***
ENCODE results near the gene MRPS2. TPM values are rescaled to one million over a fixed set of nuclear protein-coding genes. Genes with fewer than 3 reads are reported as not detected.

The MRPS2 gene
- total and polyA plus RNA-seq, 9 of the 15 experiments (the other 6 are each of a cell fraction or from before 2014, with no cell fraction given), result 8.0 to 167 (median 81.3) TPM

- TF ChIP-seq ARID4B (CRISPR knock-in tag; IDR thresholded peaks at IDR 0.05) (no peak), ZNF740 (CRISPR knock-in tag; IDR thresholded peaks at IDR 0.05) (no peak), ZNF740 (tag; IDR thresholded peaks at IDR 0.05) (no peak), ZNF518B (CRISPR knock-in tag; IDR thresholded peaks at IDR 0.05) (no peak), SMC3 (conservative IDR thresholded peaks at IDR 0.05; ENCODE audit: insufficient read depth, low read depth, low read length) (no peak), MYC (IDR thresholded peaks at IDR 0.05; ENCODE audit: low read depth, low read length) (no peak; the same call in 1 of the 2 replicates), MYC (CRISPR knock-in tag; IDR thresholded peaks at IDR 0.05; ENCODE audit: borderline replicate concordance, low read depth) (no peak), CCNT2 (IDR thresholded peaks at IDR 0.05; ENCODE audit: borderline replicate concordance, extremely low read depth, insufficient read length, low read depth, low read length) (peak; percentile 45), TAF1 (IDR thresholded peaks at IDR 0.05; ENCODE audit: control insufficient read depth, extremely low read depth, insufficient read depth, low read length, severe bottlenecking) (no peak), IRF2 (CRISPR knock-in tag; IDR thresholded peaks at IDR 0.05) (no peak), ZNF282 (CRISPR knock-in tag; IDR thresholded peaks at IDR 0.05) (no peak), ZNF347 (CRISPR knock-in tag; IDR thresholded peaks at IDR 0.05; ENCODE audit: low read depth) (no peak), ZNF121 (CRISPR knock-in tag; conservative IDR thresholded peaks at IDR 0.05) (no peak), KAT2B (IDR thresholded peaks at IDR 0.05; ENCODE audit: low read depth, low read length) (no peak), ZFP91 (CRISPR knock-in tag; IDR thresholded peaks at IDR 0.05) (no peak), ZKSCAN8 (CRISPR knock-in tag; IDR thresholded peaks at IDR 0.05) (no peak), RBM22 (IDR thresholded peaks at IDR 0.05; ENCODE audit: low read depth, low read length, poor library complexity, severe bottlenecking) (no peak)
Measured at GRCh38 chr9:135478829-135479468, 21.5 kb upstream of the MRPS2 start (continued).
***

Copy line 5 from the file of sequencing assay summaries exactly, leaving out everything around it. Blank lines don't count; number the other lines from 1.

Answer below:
Measured at GRCh38 chr9:135478829-135479468, 21.5 kb upstream of the MRPS2 start (continued).